Hot air over Troy

In The Fall of Troy, Peter Ackroyd goes to windy Troy in the mid nineteenth century, its ruins crudely exposed to its omen-filled plain. He draws the real Schliemann, Troy’s archeologist, as Obermann, a loud, portly German Romantic digging for the world of Homer and discarding all else to his rubbish heap.

We travel with the new Mrs Obermann and learn of Obermann with her, see him watched by the Turks, helped by his oddball minions, challenged by two moderns, analytical men who can and want to see beyond Homer, let the stones speak for themselves. We see omens in the eagles, owls, wolves, snakes and witness denial, destruction, theft. Large, loud life is exposed as hollow.

Ackroyd takes only Schliemann’s essence. His life is polished to make personal secrets for a short, clear story peppered with melodrama. Homer hovers, but is not relived. We tour his places in crisp words but he is long gone, despite Obermann’s volume.

Can you appreciate the novel without Homer? Perhaps. But the gulf between changing, brooding Achilles and his hollow, wordy champion needs the Poet.

Is Obermann relevant for the fourth century searcher? Think of finding only what you believe already, avoiding the uncomfortable, printing the myth.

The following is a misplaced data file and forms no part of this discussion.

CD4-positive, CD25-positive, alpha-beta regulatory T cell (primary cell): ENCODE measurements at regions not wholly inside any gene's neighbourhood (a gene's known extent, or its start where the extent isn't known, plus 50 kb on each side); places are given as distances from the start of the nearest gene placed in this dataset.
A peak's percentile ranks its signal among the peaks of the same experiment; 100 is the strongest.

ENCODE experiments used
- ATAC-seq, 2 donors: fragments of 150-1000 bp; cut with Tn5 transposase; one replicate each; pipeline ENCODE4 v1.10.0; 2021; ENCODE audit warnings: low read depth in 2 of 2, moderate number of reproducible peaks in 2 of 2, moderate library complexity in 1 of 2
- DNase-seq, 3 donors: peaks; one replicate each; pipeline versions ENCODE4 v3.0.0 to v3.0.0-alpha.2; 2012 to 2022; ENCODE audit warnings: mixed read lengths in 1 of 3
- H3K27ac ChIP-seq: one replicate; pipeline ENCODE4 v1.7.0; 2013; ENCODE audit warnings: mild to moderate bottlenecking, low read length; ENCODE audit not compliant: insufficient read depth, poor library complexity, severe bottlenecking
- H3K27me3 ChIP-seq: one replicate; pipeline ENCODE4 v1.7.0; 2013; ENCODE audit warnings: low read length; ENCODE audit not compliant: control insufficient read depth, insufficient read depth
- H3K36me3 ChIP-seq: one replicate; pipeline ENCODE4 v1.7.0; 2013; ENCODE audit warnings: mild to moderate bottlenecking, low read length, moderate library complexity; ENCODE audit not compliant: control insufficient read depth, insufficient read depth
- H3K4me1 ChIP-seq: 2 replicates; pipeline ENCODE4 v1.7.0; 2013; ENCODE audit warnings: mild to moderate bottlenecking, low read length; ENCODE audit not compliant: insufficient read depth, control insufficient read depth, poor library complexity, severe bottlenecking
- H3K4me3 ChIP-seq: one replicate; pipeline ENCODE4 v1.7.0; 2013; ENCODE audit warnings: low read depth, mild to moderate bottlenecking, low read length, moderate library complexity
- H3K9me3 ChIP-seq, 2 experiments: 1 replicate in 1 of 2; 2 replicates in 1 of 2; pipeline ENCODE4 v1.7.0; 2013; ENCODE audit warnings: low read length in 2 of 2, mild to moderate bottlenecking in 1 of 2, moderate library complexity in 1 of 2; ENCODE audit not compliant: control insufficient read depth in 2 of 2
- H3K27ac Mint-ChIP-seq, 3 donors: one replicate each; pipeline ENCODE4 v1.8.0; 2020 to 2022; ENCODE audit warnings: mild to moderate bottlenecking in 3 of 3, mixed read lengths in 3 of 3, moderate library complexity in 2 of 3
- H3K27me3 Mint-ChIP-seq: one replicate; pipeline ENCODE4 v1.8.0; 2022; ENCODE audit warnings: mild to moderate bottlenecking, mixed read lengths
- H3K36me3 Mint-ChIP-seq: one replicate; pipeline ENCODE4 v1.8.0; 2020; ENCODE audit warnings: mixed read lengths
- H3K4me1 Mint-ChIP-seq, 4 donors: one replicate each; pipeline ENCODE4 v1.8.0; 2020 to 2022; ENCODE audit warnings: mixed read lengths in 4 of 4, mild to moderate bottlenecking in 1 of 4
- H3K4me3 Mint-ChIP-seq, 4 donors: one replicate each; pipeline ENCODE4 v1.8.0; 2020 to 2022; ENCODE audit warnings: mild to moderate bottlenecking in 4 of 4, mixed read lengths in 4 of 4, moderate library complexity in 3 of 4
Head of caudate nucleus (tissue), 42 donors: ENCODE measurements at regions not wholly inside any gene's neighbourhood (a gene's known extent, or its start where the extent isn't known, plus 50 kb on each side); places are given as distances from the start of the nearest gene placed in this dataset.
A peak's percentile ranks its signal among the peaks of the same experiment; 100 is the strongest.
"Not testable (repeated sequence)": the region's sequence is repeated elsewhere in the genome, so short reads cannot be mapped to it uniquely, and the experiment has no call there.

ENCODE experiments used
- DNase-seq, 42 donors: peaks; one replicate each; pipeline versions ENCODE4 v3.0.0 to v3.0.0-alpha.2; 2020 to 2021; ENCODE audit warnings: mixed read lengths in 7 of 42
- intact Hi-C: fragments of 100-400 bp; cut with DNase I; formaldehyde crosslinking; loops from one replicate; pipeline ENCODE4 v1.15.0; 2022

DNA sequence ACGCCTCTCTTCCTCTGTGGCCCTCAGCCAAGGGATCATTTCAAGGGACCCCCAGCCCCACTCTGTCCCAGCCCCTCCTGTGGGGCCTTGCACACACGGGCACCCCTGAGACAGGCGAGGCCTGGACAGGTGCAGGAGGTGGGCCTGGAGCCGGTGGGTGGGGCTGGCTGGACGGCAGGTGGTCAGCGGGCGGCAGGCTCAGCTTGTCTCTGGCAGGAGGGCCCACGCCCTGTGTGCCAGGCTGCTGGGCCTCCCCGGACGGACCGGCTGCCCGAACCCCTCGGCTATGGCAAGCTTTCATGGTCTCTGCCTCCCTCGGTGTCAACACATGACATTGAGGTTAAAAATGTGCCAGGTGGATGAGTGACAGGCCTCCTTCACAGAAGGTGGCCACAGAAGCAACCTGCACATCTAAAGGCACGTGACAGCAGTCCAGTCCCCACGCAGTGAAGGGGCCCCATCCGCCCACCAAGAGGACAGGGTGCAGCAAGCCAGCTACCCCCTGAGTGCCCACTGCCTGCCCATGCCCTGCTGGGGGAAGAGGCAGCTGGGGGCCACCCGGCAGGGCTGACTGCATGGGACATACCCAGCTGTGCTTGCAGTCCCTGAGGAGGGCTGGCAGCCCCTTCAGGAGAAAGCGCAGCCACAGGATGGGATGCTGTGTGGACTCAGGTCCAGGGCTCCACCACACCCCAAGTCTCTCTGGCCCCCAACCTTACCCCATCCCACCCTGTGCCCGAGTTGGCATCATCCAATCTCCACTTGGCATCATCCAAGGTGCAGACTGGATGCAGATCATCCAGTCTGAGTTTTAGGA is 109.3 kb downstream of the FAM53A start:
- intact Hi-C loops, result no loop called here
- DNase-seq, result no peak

6 Responses to “Hot air over Troy”

  1. jett Says:

    Schliemann was an interesting character. I keep wishing someone would make a movie about him. Actually, he probably would enjoy the extra noriety. I saw some of the treasures he dug up once in a museum in Moscow and could only imagine the excitiment of the find. It was pretty fascinating stuff. Amazing, all these centuries later, Troy in some ways still captures the attention of the world.

  2. conor Says:

    Troy’s not what it was - the font of legitimacy. Of ancient things, only Jerusalem hangs on. I agree on Schliemann. So self-made in all meanings of the word. Here’s a myth maker, trying to bring a myth to ground. Were Troy still calling loud, he would be too. Damn the twentieth century. It ruined all the old tales.

  3. jett Says:

    Yeah, you’re probably right about Jerusalem. If you haven’t seen it, you’d love it although modern times are crouching in on it.

  4. conor Says:

    Moscow and Schliemann, Jerusalem too. Jett jets. I would love to see Jerusalem and the coast, “tombs” around Troy. I made my way up the Turkish coast a while ago but stopped short of the Troad. Stupid that.

    One last thing (for this post!). Ackroyd was unfair to Schliemann. He found what most claimed never existed. Last quote from the old German …

    May this research with the pickaxe and the spade prove more and more that the events described in the divine Homeric poems are not mythic tales, but that they are based on real facts; and, in proving this, may it augment the universal love for the noble study of the beautiful Greek classics, and particularly of Homer, that brilliant sun of all literature!

    Today’s Archeologists are rarely so religious.

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